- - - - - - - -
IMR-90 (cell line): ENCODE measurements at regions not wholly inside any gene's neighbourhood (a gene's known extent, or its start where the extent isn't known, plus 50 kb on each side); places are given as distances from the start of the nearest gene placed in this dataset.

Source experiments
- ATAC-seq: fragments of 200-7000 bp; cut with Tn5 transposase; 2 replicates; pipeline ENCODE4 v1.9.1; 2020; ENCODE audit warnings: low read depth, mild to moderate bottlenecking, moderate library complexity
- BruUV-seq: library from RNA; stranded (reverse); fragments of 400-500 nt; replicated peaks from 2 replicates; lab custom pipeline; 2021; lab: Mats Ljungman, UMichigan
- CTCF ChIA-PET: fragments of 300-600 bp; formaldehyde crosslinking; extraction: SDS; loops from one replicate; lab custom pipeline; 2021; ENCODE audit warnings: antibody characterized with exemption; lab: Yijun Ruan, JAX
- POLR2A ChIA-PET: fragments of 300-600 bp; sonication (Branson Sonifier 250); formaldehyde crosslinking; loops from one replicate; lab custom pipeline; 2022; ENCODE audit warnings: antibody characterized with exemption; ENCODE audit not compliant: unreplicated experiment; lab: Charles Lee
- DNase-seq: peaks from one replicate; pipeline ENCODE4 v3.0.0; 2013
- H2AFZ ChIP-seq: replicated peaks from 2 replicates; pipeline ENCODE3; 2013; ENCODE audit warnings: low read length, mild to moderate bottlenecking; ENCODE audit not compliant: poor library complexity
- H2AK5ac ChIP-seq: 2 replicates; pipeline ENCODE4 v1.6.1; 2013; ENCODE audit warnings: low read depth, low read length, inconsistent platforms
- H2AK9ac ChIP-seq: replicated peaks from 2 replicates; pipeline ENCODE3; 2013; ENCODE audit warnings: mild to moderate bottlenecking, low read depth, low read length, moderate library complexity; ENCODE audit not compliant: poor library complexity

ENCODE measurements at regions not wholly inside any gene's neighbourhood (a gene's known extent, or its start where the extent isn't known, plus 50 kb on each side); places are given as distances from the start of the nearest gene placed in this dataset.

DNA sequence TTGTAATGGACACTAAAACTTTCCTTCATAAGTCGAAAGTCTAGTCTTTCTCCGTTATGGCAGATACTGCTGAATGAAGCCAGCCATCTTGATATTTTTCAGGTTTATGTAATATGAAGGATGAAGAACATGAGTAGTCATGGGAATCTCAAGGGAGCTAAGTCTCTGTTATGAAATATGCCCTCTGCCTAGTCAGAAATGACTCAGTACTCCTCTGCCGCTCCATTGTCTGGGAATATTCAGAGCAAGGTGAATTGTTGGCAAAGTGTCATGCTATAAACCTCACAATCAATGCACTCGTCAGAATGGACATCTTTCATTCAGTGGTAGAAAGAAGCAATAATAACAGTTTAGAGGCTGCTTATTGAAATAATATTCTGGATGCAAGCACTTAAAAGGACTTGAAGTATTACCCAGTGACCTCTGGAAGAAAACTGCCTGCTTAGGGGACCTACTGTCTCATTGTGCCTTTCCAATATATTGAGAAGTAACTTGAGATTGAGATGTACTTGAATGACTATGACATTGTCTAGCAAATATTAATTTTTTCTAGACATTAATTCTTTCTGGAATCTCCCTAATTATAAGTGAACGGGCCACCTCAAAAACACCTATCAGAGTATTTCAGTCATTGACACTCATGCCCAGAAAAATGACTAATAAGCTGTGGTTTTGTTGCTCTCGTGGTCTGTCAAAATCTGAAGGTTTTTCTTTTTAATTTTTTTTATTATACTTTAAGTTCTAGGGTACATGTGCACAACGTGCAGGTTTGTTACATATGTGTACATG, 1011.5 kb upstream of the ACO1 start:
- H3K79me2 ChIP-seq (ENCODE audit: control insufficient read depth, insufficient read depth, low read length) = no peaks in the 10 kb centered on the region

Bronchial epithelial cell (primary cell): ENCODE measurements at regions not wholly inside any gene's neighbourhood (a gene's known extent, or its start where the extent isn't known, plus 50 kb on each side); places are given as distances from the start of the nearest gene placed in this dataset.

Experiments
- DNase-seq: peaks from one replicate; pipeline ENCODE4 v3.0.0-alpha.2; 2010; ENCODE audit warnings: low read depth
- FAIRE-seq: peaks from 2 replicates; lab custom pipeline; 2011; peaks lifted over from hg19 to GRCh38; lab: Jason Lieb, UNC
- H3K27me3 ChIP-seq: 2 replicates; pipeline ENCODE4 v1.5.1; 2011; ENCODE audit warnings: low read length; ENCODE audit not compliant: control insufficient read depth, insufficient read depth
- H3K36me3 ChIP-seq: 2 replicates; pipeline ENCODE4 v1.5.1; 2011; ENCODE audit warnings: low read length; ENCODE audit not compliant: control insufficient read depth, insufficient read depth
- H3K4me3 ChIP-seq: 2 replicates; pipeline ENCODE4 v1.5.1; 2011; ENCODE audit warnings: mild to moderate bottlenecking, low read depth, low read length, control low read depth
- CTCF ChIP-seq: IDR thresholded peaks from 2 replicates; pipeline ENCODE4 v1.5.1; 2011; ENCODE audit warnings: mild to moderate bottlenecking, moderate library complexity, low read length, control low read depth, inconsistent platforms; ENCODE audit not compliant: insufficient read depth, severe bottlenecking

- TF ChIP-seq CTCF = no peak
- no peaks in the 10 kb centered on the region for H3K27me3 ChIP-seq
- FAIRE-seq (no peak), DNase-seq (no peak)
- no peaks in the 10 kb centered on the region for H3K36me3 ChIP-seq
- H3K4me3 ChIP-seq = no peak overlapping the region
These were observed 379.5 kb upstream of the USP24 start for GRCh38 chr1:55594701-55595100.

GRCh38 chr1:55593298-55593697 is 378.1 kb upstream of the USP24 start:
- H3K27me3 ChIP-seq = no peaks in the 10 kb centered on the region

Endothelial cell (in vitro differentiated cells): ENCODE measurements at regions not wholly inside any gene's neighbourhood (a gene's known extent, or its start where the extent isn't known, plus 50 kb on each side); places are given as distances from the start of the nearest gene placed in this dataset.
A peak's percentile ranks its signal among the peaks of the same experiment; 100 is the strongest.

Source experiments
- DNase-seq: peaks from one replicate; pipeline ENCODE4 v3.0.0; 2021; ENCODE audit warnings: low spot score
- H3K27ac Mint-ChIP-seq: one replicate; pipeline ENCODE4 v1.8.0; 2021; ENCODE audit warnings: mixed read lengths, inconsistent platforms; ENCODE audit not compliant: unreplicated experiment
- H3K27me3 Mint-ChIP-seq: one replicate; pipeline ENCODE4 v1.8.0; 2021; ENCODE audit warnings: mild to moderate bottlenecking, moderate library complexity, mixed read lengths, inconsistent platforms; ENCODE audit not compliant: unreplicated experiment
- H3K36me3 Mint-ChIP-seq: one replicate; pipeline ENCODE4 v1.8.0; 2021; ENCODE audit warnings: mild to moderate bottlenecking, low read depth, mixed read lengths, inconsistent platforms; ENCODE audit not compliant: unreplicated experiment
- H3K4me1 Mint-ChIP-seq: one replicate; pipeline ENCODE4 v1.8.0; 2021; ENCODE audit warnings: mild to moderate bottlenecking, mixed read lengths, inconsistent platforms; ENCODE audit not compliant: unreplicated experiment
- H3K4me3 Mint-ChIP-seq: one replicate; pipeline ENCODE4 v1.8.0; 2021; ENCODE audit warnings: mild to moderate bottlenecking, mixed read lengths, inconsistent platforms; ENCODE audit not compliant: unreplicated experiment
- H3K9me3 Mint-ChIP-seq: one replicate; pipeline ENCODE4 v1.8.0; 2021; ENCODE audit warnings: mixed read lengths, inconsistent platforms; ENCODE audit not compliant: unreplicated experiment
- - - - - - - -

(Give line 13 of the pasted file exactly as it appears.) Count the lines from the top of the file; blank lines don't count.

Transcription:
- H3K79me2 ChIP-seq (ENCODE audit: control insufficient read depth, insufficient read depth, low read length) = no peaks in the 10 kb centered on the region